Doc Rivers sympathetic toward Mike Brown’s coaching challenges
Lakers Coach Mike Brown and Celtics Coach Doc Rivers face many of the same challenges this season.
Both are dealing with an aging veteran roster. Both are coaching a team that faces uncertainty whether their core lineup will be broken up before the March 15 trade deadline. Neither team is hardly dominating their respective conferences. The Lakers (24-16) are fourth in the Western Conference, while Boston (21-18) reamains seventh in the East.
But here’s one difference: Rivers says he can’t fathom having to handle what Brown’s been dealt. The NBA rejected the Chris Paul deal that left the Lakers without an elite point guard, temporarily with an upset Lamar Odom, and with an emotional Pau Gasol. The Lakers front office then traded its best reserve in Odom and brought in free agents such as Josh McRoberts, Troy Murphy and Jason Kapono that have hardly made a significant difference on the team.
Given the circumstances, Rivers expressed sympathy toward the challenges Brown has faced in his first season as the Lakers’ coach.
“It made Mike’s job almost impossible early on,” Rivers said. “Walking in to coach a team, you’ve had your preseason talks with them and have them all bought in. Then a trade happens where three or four of them are involved with it and one of them gets rejected. It’s tough to trust after [that]. It made it a very difficult job for Mike. I wouldn’t want to be in that situation.”
Rivers’ assessment is a tad misleading. The Lakers made the initial trade for Paul a day before training camp, so the interaction between the coaching staff and players remained minimal. Only an actual handful attended voluntary workouts, and they weren’t allowed to talk with the coaching staff. The Odom deal to the Dallas Mavericks happened prior to the third day of training camp. So it’s not as if Brown had forged much of a relationship with his team at that point anyway.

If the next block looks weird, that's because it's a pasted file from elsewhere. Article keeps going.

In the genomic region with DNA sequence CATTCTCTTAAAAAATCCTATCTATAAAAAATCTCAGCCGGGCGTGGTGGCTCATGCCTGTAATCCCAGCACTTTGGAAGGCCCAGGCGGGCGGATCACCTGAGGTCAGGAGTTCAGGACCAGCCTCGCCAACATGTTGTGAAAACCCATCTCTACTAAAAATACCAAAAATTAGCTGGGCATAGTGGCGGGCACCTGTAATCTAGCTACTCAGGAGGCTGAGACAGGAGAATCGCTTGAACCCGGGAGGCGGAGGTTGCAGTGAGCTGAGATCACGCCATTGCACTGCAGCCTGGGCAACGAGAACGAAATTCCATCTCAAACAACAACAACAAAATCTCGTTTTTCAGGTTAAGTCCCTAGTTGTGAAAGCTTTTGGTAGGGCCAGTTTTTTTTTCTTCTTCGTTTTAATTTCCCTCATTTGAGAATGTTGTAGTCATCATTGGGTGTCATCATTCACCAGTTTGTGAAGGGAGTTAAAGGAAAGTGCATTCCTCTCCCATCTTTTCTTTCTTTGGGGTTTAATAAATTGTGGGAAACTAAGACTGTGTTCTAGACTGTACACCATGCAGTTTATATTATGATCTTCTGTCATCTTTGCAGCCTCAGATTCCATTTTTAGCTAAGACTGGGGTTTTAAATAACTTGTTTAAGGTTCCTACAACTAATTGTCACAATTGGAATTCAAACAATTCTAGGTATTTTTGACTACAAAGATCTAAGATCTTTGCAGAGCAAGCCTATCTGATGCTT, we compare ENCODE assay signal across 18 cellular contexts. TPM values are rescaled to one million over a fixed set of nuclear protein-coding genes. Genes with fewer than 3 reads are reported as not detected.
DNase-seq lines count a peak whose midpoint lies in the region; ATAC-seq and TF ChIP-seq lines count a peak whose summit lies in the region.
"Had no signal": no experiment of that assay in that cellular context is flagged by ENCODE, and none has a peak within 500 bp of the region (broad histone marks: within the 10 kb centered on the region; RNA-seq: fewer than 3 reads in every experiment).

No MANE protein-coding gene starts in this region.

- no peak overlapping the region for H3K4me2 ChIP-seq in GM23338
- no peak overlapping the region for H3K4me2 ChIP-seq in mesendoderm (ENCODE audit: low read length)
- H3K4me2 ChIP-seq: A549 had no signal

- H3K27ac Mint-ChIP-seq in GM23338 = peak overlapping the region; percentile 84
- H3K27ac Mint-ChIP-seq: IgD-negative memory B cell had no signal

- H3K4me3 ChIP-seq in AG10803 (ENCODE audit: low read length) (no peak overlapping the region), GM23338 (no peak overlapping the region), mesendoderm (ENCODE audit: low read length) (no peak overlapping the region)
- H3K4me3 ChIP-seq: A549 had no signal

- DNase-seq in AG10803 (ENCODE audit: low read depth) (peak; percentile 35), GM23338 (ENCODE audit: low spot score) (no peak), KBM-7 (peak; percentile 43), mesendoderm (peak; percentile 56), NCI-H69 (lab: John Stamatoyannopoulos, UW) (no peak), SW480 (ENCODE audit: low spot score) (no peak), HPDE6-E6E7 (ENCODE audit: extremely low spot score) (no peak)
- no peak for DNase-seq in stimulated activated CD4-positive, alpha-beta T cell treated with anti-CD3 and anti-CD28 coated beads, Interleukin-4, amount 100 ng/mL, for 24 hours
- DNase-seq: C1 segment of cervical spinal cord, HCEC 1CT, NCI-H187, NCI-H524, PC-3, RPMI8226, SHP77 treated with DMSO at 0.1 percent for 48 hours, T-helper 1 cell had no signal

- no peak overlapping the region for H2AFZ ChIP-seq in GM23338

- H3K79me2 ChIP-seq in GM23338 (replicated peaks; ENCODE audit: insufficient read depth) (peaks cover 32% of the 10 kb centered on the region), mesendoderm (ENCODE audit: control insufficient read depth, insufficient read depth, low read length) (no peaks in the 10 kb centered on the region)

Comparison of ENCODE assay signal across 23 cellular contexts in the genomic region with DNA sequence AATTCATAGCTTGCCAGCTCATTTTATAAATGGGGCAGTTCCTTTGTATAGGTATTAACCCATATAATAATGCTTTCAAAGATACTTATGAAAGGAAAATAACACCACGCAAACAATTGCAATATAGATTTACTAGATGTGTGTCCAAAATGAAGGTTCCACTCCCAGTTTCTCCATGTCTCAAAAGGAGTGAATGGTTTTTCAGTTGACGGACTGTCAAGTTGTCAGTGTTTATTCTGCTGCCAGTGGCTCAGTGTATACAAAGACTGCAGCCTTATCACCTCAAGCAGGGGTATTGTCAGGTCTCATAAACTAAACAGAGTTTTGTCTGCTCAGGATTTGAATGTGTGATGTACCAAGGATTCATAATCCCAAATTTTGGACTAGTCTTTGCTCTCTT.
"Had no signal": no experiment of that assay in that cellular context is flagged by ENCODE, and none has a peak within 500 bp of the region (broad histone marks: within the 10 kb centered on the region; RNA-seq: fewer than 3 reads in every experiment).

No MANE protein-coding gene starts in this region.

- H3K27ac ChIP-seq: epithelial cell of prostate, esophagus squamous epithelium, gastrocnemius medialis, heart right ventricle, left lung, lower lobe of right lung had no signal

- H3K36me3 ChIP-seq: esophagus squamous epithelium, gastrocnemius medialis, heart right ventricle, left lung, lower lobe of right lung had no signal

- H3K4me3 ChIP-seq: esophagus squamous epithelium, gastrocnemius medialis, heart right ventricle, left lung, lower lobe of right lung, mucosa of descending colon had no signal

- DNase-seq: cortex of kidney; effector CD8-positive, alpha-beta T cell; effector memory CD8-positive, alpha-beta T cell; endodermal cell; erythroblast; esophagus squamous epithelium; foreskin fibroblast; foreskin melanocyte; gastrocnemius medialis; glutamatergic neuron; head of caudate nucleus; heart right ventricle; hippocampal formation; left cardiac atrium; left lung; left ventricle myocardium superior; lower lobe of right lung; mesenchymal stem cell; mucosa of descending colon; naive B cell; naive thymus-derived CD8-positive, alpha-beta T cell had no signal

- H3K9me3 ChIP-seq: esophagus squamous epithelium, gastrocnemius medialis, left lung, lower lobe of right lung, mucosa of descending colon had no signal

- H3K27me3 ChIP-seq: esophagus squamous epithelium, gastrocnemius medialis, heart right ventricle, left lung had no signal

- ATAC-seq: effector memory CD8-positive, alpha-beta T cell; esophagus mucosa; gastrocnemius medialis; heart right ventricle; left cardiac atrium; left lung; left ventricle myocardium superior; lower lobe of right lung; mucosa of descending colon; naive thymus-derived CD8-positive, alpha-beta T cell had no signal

Still, Brown entered the season in a dicey situation that made it hard to win over the players’ trust when they remained upset with the front office. Brown’s criticism on his shuffling rotations, how he allocates minutes, parcels out information and runs his offense remain valid. But Brown certainly deserves some grace period.
Even with the challenges the Lakers and Celtics face, Rivers expressed optimism that the postseason will be a different story.
“I guarantee the Lakers feel the same way,” Rivers said. “We know there are favorites in the East and we know there are favorites in the West. There should be. We haven’t deserved to be one. Neither have they yet. But it’s 0-0 when the playoffs start. If both teams are healthy, you just never know.”
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